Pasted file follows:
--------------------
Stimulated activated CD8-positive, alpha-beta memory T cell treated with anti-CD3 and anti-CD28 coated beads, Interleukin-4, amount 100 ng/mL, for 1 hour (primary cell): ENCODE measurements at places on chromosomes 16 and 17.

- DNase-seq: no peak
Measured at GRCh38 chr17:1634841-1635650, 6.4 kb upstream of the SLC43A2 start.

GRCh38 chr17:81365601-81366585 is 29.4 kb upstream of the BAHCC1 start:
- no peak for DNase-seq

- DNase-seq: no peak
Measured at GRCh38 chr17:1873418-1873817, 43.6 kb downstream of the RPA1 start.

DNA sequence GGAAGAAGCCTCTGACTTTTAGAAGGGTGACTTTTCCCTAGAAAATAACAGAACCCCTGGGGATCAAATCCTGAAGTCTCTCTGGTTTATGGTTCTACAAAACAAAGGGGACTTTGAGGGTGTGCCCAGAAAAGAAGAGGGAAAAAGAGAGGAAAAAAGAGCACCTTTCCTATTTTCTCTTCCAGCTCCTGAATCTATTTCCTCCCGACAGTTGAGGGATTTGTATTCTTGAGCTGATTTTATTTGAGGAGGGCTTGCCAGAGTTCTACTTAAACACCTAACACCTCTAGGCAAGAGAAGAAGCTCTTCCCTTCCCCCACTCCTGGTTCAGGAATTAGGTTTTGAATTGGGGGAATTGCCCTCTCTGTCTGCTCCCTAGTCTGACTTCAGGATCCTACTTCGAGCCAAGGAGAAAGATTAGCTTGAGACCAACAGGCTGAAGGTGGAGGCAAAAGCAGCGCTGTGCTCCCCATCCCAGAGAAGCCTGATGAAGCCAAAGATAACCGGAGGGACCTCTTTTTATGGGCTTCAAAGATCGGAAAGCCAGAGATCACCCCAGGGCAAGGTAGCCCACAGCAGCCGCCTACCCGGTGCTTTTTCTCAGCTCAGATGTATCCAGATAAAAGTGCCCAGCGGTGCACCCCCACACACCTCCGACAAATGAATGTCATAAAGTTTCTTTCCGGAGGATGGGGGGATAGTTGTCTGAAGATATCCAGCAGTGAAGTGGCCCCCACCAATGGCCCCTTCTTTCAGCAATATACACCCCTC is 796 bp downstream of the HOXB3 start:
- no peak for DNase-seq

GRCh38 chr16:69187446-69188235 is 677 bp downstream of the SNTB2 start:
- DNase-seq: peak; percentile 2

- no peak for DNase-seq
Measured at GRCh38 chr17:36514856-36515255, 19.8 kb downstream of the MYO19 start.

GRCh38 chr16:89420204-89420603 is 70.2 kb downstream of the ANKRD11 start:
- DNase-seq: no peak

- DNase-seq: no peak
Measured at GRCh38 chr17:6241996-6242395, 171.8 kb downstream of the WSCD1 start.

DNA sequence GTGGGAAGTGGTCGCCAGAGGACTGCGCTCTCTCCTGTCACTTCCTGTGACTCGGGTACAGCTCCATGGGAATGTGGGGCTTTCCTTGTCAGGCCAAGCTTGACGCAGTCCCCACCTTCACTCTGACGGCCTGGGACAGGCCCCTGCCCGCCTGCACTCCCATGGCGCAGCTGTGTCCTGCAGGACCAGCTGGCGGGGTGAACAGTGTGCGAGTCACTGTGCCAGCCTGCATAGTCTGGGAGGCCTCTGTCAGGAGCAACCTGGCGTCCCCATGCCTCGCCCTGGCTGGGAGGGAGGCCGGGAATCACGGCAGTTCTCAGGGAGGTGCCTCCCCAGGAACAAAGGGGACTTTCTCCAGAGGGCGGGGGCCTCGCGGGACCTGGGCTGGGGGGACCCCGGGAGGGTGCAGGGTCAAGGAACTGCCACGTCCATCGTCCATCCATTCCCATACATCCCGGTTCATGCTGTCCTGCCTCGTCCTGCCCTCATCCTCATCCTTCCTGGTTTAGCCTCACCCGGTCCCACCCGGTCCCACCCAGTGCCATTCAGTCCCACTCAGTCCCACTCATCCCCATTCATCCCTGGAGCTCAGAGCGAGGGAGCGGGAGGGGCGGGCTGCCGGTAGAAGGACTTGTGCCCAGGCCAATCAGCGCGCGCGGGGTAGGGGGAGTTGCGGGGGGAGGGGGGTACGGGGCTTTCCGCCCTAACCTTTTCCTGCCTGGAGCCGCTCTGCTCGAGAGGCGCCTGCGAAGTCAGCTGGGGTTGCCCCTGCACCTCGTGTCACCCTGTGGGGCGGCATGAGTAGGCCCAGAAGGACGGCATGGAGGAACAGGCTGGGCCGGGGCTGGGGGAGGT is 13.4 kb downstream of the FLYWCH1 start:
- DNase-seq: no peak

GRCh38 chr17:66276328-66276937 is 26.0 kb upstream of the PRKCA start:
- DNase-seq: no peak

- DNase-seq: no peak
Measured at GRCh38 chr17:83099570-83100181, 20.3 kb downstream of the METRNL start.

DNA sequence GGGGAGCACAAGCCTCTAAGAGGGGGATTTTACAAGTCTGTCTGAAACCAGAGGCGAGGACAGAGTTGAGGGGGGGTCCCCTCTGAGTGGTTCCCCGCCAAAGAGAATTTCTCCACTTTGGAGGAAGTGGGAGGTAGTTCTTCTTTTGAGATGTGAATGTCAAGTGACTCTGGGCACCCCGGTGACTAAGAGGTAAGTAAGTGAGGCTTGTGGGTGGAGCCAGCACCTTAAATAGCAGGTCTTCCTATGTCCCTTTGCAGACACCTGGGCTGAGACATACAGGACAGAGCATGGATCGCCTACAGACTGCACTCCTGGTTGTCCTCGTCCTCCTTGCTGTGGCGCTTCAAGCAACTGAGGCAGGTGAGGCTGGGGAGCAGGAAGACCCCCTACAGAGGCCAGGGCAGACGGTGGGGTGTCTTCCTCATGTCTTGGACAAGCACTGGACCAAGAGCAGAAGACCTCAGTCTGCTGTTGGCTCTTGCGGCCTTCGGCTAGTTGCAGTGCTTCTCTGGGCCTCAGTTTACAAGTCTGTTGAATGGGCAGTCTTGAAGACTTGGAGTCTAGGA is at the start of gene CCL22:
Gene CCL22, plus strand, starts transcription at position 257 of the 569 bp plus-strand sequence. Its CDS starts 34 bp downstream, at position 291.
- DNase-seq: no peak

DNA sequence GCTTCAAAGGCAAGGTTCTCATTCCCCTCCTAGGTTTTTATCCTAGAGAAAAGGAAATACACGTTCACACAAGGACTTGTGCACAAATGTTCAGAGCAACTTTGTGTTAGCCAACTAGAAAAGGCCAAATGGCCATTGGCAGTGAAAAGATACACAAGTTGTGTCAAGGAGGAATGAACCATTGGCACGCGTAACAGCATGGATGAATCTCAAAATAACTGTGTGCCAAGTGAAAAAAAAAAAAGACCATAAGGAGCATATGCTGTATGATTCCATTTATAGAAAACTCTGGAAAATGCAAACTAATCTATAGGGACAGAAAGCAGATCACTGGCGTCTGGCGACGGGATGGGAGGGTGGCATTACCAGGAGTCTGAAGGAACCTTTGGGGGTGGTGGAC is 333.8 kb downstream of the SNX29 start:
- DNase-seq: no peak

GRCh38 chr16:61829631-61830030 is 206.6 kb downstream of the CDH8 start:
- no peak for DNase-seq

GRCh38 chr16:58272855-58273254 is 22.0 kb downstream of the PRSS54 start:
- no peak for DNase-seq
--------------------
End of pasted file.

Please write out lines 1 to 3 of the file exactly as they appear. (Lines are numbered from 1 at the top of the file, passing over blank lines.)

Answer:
Stimulated activated CD8-positive, alpha-beta memory T cell treated with anti-CD3 and anti-CD28 coated beads, Interleukin-4, amount 100 ng/mL, for 1 hour (primary cell): ENCODE measurements at places on chromosomes 16 and 17.

- DNase-seq: no peak
Measured at GRCh38 chr17:1634841-1635650, 6.4 kb upstream of the SLC43A2 start.